“When my children were born, I came down with postpartum depression and anxiety. After my son was born in 2015 I had no idea what depression was, or even that I had it, but I pushed it aside because when he turned 4 months old I became pregnant with my daughter – I taught hard to push everything aside and not let it surface. In 2016 when my daughter was born I felt good and like I could handle things, but then it all came crashing down when she turned 4 months old. I was in such a dark place that I made a plan to take my own life. My husband thankfully worked with mental health at his job and recognized my low mood as something much more. He sat with me, as I cried on the kitchen floor, and asked me if I was thinking about suicide – I said yes. He asked if I had a plan, I said yes. He scooped me up in his arms and told me it was time to get to the hospital. I checked myself in and was held under the mental health act for 24 hours. The doctors didn’t give me any clues as to why I was feeling the way I was, they told me that I had a lot of anxiety and that I had to talk to my family doctor. I waited the 24 hour holding period, and then went home. They said a mental health bed wouldn’t open up for me for weeks… I would have to stay in a bed (more of a stretcher) for upwards of 10 days. I came back home feeling even more defeated. When my daughter was 6 months old I had my first intrusive thought, and it was about her. It sent me into a frenzy and thought about suicide again. I checked back into the hospital only to go home a few hours later with no more answers….still so lost. I contacted a psychologist; she had let me know that I was in a state of emergency and she could not help me. I talked with my doctor, she shoved antidepressants at me and scoffed. I went to a psychiatric walk-in clinic and was turned away because this was a “maternal mental health matter” and I had to call and book an appointment that was 3 months away. I found a postpartum depression support group, by the grace of god, on google and I went. I showed up there and there was a nurse facilitator who stared at me with wide eyes as I broke down. I told her I had nowhere to turn. I left there and went back to my psychologist – I was told again that all we can do sit and chat because of the state I was in. I walked home from that appointment and I satires straight up into the sky, crying and said “help me” I shit you not, 20 seconds later, that nurse facilitator from the postpartum depression group called me and said she got me an appointment with a psychiatrist the very next day. I dropped to my knees and cried. After that appointment, I saw a different psychologist regularly and I began to heal. Today has been almost 2.5 years since my last visit with my psychiatrist and psychologist. I hope they know how fucking much I love them, and how damn hard I fought to stay on this earth to be with them, and with my husband. I hope they know that giving up isn’t always the best option, that you have to trudge through the fucking dirt and mud to get to the place you need to be. I hope they know that it’s ok to fail and to get back up and try again. I hope they know that it’s ok to be human, to have flaws and that it’s more than ok to love yourself anyway. I hope that I can teach them to never give up and to never stop fighting when you need to.”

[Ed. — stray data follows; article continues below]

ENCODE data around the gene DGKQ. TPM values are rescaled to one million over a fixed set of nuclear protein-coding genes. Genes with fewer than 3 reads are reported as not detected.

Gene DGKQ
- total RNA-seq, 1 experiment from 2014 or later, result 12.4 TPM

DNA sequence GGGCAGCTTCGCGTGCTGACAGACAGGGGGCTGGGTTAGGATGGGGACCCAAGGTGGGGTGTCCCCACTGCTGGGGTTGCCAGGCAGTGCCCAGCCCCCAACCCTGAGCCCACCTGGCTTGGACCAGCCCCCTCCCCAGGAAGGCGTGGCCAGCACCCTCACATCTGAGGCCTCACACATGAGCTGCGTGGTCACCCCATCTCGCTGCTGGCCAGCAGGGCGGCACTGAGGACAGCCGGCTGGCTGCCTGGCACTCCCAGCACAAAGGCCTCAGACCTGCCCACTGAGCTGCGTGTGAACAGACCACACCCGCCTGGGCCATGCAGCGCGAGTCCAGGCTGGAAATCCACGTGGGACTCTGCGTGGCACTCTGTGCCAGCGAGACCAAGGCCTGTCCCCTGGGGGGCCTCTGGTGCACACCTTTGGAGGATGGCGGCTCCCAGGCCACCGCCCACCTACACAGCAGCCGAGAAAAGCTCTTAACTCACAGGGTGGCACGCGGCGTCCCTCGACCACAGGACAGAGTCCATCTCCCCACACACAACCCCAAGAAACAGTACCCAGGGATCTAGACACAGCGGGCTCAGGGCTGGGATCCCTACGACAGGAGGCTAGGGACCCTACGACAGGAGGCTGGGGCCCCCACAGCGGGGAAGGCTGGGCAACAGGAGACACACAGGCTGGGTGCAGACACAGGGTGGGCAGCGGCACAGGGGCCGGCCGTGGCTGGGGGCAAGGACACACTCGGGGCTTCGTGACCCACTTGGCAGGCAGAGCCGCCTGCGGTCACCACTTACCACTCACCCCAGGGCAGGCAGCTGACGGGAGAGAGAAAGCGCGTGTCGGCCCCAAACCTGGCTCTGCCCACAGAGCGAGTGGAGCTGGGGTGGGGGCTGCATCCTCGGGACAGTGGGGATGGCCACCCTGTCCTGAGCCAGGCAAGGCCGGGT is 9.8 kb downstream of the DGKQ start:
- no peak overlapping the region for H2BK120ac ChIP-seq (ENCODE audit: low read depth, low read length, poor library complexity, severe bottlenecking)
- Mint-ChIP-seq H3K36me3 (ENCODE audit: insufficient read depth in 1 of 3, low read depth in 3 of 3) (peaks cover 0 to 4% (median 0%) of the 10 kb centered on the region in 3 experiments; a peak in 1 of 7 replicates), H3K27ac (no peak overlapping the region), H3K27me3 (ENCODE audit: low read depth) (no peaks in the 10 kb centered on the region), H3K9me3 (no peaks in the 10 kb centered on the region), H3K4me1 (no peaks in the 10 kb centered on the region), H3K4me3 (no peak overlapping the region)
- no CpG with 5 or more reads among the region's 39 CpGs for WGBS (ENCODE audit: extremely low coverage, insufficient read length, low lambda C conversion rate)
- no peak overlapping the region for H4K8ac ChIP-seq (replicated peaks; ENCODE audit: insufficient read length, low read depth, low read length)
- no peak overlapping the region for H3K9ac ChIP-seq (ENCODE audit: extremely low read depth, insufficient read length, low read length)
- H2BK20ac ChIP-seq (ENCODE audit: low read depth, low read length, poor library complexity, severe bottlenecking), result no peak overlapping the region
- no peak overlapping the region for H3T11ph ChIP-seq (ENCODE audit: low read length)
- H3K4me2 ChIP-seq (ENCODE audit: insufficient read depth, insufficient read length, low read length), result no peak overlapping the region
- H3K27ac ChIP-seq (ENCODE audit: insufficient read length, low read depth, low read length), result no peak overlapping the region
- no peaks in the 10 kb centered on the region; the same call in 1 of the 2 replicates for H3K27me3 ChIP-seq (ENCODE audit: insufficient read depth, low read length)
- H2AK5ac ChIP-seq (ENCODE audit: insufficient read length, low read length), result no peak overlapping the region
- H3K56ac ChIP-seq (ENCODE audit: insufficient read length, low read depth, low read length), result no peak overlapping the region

Devon, 26

“We need to change the way that the world sees fat and thin and big and small. I can preach body confidence and self-love til the cows come home. But eventually my daughter is going to grow up. She will not be so innocent. She will not be so easy to protect. And that frightens me. That is why we need A Mother’s Beauty. To change the narrative on what a normal body looks like. There will always be trolls, haters and generally bad people in the world…but if we can change just one persons mind that bodies come in all shapes, sizes and colours, then perhaps there will be a generation of girls one day that can grow up in peace.”

Catherine, 28

If you loved these postpartum stories, you can find our previous A Mother’s Beauty sessions HERE

Thank you so much to each and every one of these incredible humans who share themselves and their stories with us. Each year, we are simply so grateful that you trust us to be part of your journey. Each of you offered yourselves so freely and honestly, with grace and vulnerability, it was an honour to capture you. Women’s postpartum bodies are not defective. Their postpartum experiences are valuable and deserve to be seen and heard. In sharing, you are touching others and giving them hope simply by letting them know they aren’t alone. You are making a difference.

For the last few years, we have been fortunate enough to have some wonderful moms volunteer to help us with our evening. We are always busy shooting and it puts our minds at ease knowing we have people we trust to ensure that each and every person has a beautiful experience.

Asha and Rachelle, thank you for being so open to helping us. Our evening really wouldn’t be the same without you. You did anything we asked of you without hesitation. To my stepdaughter, Jen Jen, thank you also for always being willing to help in any way we need. And most importantly of all, thank you for initiating me into motherhood. Watching you as a mother and woman just makes me so fucking proud every single day.

Thank you for being here. We’re already looking forward to next year.

xx Aimee & Jenna

We would love for you to follow along on INSTAGRAM, FACEBOOK and PINTEREST. We use these platforms to share our current wedding, family, and birth work. Aimee is also working on a long-term postpartum photography project about women’s first six weeks postpartum. If you’re in the Edmonton area, are expecting and are interested in participating, please email

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  • Cathrine08/16/2019 - 8:20 PM

    Thank you for the beautiful images. It was an experience we will never forget. ReplyCancel